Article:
These links will send you to sites which discuss and point out issues about the best seller book.

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One of my pet peeves is deception. I don't like being lied to. I don't like being manipulated. Either a book is fiction or it is fact. Don't tell me it is fact and then twist the truth into a lie. So if a little of the truth is twisted, why should I believe any of it is true? We often accept things at face value, assuming that it is being offered in an honest way, at face value. Maybe I am naive, but I do not expect deception.
And especially about this topic.
After reading these articles, I hope you will understand why I am so passionate about this book and now the movie.

I have been wondering why there hasn't been a lot of talk about the movie since it has been out. We did go see the movie. My wife had never read the book. She actually laughed at the premise about Jesus (don't want to give away the plot). But she didn't understand the uproar.
I think it is because the movie was not as well done as the book. The movie glanced over many points which were better developed by the book. So, the movie just didn't have the same impact. It didn't have the time to get into your head and twist things around, like the book did. Very interesting.



Da Vinci Code Movie At a time when conservative Christian groups have been particularly quick to strike back at Hollywood fare they find offensive, Sony Pictures faced a predicament with its coming film "The Da Vinci Code."Should the studio try to mollify the critics who say the "Code" is blasphemy, with its plot describing a church conspiracy to cover up the truth that Jesus married and never rose from the dead? Or should it ignore the complainers, sit back and watch the controversy boost ticket sales? Instead, Sony has decided to hand a big bullhorn to the detractors of "The Da Vinci Code."

The book, The Da Vinci Code, brings up the following questions. Do you know the answers?
-Is Dan Brown's Da Vinci Theory Based On Fact Or Fiction?
-Is All Religion Based On Fabrication?
-Is Christianity Rooted In Paganism?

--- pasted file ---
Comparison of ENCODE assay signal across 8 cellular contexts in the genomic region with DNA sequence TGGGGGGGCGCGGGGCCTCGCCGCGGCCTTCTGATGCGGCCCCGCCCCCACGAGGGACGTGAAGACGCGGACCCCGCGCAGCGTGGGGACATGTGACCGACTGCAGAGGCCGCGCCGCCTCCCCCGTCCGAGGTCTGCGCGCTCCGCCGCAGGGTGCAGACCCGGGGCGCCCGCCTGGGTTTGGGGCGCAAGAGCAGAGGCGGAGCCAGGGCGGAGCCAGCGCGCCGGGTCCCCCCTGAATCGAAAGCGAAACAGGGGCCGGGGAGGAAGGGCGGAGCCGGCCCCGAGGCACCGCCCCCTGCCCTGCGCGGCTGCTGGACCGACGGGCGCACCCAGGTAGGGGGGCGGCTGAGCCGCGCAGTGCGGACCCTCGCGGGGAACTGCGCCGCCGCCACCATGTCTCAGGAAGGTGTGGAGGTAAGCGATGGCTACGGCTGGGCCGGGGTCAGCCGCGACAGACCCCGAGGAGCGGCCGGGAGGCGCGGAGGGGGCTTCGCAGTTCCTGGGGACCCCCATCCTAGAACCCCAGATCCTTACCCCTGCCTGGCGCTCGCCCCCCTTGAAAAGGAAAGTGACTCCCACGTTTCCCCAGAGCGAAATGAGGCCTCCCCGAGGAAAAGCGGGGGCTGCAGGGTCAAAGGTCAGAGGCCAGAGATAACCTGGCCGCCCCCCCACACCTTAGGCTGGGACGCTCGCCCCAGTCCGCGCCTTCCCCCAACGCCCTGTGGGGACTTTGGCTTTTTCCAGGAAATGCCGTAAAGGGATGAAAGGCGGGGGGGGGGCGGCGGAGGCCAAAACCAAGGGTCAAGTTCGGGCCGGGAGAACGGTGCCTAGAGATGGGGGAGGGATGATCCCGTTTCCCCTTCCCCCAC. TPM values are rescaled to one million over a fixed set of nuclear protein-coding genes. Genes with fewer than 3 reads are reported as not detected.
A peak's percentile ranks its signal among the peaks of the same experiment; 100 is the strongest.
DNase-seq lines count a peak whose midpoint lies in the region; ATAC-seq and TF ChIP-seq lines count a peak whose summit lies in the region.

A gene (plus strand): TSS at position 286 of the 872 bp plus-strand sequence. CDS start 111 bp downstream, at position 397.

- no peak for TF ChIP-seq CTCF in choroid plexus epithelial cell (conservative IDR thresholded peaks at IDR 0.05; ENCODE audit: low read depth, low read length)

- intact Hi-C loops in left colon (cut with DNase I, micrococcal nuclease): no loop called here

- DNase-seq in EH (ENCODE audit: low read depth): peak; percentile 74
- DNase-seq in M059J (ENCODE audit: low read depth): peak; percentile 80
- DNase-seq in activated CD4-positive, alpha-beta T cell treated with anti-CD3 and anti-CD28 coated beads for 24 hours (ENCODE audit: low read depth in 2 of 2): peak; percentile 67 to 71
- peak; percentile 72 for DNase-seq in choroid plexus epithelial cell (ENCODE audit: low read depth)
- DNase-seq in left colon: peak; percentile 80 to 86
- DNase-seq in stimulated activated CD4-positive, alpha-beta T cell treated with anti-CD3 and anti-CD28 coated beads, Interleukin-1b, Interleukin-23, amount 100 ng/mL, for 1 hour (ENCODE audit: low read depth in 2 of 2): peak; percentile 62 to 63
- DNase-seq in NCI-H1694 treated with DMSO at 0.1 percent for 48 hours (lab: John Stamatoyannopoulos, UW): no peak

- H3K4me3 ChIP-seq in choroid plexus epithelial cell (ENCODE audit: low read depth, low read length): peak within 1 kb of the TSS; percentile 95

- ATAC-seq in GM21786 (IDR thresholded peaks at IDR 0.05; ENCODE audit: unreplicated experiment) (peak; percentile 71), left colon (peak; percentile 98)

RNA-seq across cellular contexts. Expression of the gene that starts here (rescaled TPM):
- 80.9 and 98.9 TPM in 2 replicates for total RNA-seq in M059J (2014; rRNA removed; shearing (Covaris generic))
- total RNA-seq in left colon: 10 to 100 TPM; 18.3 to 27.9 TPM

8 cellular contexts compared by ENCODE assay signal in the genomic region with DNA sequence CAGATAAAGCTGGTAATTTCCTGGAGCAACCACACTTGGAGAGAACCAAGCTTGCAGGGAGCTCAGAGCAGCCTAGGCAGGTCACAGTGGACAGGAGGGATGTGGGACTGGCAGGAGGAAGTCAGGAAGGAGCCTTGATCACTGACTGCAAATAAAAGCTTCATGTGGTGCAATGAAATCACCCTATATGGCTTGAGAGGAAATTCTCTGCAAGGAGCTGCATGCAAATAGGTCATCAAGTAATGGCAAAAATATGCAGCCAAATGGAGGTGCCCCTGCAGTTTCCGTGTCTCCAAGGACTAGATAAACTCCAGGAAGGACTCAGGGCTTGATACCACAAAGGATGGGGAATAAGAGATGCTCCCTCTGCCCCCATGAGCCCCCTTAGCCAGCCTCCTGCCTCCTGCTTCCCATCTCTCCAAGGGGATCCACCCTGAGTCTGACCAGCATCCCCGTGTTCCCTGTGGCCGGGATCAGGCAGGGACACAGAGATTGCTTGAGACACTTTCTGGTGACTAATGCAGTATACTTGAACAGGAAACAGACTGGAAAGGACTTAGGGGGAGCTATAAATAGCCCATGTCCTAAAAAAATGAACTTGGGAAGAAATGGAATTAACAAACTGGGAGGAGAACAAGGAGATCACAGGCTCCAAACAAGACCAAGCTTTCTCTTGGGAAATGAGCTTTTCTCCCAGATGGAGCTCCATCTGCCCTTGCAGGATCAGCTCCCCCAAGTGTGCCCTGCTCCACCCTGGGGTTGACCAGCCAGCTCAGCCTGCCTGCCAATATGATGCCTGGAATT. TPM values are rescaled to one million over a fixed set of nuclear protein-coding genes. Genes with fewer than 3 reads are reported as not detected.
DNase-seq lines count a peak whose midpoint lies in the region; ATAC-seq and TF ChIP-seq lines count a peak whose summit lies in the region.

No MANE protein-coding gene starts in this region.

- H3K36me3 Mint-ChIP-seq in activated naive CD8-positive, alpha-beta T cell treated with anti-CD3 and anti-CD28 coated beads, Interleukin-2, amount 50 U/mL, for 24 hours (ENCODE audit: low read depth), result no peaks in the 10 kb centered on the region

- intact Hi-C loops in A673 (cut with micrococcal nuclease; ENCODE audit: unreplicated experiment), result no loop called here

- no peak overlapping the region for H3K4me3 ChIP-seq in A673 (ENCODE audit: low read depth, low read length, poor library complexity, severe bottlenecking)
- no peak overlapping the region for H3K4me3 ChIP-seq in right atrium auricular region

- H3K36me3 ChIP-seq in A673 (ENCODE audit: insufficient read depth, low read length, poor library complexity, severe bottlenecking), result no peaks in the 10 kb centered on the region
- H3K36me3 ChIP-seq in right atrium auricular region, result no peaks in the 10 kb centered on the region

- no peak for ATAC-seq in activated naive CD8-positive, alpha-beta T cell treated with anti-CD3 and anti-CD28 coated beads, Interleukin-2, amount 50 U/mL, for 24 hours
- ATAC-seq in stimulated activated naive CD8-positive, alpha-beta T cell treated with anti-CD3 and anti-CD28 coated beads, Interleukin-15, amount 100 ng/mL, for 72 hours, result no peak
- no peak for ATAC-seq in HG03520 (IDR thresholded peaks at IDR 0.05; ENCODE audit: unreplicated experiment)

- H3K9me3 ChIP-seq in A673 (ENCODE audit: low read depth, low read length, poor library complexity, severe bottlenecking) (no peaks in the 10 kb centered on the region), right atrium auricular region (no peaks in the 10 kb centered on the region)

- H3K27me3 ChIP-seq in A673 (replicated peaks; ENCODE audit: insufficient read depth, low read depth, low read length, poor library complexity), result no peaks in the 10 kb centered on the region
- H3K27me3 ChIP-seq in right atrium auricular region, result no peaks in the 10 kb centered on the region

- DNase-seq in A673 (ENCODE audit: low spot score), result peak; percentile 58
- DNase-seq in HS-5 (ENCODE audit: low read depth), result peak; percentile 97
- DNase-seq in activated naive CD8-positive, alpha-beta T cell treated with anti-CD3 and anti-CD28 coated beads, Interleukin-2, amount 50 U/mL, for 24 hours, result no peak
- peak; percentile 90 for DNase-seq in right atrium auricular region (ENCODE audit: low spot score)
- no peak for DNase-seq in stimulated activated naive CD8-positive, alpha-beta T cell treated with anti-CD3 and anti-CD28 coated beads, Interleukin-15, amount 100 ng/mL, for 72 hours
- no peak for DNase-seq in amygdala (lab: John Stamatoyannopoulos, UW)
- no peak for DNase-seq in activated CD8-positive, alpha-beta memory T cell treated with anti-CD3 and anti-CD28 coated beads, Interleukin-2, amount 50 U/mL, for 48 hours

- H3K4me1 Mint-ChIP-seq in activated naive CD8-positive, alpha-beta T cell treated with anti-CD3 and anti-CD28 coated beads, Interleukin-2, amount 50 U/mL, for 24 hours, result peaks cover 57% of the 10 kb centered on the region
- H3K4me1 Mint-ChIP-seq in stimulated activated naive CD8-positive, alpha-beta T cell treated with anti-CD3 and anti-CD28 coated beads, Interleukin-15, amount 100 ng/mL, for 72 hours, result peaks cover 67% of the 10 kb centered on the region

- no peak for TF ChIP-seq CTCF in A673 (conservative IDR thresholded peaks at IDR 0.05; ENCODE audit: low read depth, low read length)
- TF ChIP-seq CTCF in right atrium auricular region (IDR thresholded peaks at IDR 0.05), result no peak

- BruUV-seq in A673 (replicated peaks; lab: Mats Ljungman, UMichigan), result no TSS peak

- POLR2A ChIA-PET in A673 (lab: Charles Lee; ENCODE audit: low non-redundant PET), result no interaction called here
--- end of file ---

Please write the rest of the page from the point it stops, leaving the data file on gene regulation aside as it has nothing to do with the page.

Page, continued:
-Is The Bible An Unreliable Document?
-Were There Eighty Gospels Competing For Inclusion In The New Testament?
-Did Constantine Choose Which Books Belong in the Bible for Political Purposes?
-Did Constantine Convert the World From Matriarchal Paganism to Patriarchal Christianity?
-Are the Gnostic Gospels Reliable Documents?
-Did The God of the Bible Have A Female Goddess Companion?
-Does God's Name "Yhwh" Derive From the Term "Jehovah"?
-Is it True that Jesus Was Not Considered to be God Until the Fourth Century When Constantine "Upgraded" His Status for Political Purposes?
-Was Jesus Married To Mary Magdalene?
-Did Jesus Intend Mary Magdalene to Be the Head of the Church?
-Was Sex a Means of Knowing and Experiencing God in Biblical Times? Did the Church Demonize Sex in Order to Stay in Power?
-Did the Church Propagate Lies That Devalued Females and Tipped the Scales In Favor Of the Masculine?
by Dr. Ron Rhodes, Reasoning from the Scriptures Ministries, P.O. Box 2526, Frisco, TX, 75034. 214–618–0912.

" of the main characters states with a knowing chuckle, “Every faith in the world is based on fabrication.” That’s one heck of a statement to swallow, no matter what your faith or creed. After all, religion isn’t the only thing we have faith in. We have faith in our friends, our family, our teachers, our spouses; are we to assume that these too are based upon fabrication?" A well written and well thought out article, this isn't like most Da Vinci Code detractors.

This article is similar to many of the others which go over the topics of Constantine and the Gospels, the Nag Hammadi documents, the formation of the New Testament canon, Mary Magdalene, was Jesus married and the early churches belief in Jesus' deity.

An interesting article which discusses the Art claims of Dan Brown and many other "errors" in the book. A first glance at the site seems amateurish, but the information contained is great and well written.

The official web site of Opus Dei in the US and their response to Dan Brown's depiction of the organization and the Catholic Church. "We also want to point out that The Da Vinci Code’s depiction of Opus Dei is inaccurate, both in the overall impression and in many details, and it would be irresponsible to form any opinion of Opus Dei based on The Da Vinci Code." Said very diplomatically. The article carefully lays out the "various false impressions" and fills in the blanks. Very impressive. I would have been kicking and screaming.

Vitruvian Man A detailed article exposing the devious intertwining of fact and fiction in "The Da Vinci Code".

More truth about the clever misrepresentation in "The Da Vinci Code".

This article discusses three primary assertions made by the book that are in opposition to beliefs held by the Christian Church:
1. The Bible cannot be trusted,
2. Jesus is not God, nor did the first century church believe him to be,
3. Jesus was married to Mary Magdalene and intended to restore the worship of the "goddess".
Are these claims true, or can they be proven false?

"I guess Christians should be flattered. Who knew the Council of Nicea and Mary Magdalene could be this hot? Thanks in large measure to Dan Brown's fictional thriller The DaVinci Code, early church history just can't stay out of the news."
"So the divine Jesus and infallible Word emerged out of a fourth-century power-play? GET REAL."

A short trailer which covers some of the discussion about Brown's novel.

An ABC News Special interview with Dan Brown and other "experts" on the topics of the book. I don't believe this is the entire interview, but it give some insight on how Dan Brown has approached the topics and his personal beliefs.